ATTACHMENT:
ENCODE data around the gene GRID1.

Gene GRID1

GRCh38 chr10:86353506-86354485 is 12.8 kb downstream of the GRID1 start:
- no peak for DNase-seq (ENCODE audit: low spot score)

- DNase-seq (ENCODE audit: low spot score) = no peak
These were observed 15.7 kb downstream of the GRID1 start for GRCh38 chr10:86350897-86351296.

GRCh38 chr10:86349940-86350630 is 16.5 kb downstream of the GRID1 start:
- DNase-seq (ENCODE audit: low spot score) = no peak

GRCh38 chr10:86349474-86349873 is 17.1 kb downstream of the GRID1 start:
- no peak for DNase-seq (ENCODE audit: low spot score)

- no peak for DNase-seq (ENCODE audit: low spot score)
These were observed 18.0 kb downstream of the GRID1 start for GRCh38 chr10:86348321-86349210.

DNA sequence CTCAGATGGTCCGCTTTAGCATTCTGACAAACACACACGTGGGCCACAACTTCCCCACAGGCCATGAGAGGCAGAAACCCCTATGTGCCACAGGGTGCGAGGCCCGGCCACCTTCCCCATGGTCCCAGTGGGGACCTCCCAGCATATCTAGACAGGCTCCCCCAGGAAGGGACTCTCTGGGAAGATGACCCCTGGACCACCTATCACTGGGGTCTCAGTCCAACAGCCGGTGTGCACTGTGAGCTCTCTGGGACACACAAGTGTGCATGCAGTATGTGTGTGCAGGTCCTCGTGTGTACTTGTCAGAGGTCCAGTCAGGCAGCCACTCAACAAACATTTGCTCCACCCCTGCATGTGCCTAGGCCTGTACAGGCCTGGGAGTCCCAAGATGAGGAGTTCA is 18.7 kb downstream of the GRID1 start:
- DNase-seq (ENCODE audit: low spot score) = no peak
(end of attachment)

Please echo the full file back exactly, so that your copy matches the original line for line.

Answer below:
ENCODE data around the gene GRID1.

Gene GRID1

GRCh38 chr10:86353506-86354485 is 12.8 kb downstream of the GRID1 start:
- no peak for DNase-seq (ENCODE audit: low spot score)

- DNase-seq (ENCODE audit: low spot score) = no peak
These were observed 15.7 kb downstream of the GRID1 start for GRCh38 chr10:86350897-86351296.

GRCh38 chr10:86349940-86350630 is 16.5 kb downstream of the GRID1 start:
- DNase-seq (ENCODE audit: low spot score) = no peak

GRCh38 chr10:86349474-86349873 is 17.1 kb downstream of the GRID1 start:
- no peak for DNase-seq (ENCODE audit: low spot score)

- no peak for DNase-seq (ENCODE audit: low spot score)
These were observed 18.0 kb downstream of the GRID1 start for GRCh38 chr10:86348321-86349210.

DNA sequence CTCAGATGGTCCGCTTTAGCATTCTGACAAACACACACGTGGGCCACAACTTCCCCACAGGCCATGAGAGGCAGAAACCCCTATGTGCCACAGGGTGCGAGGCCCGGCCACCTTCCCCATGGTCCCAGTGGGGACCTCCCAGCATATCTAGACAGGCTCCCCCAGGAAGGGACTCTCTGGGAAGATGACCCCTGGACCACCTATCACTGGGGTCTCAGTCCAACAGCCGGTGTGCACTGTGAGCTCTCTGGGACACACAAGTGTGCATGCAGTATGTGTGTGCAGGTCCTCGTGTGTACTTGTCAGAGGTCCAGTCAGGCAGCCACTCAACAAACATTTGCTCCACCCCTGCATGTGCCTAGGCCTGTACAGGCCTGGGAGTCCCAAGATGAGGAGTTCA is 18.7 kb downstream of the GRID1 start:
- DNase-seq (ENCODE audit: low spot score) = no peak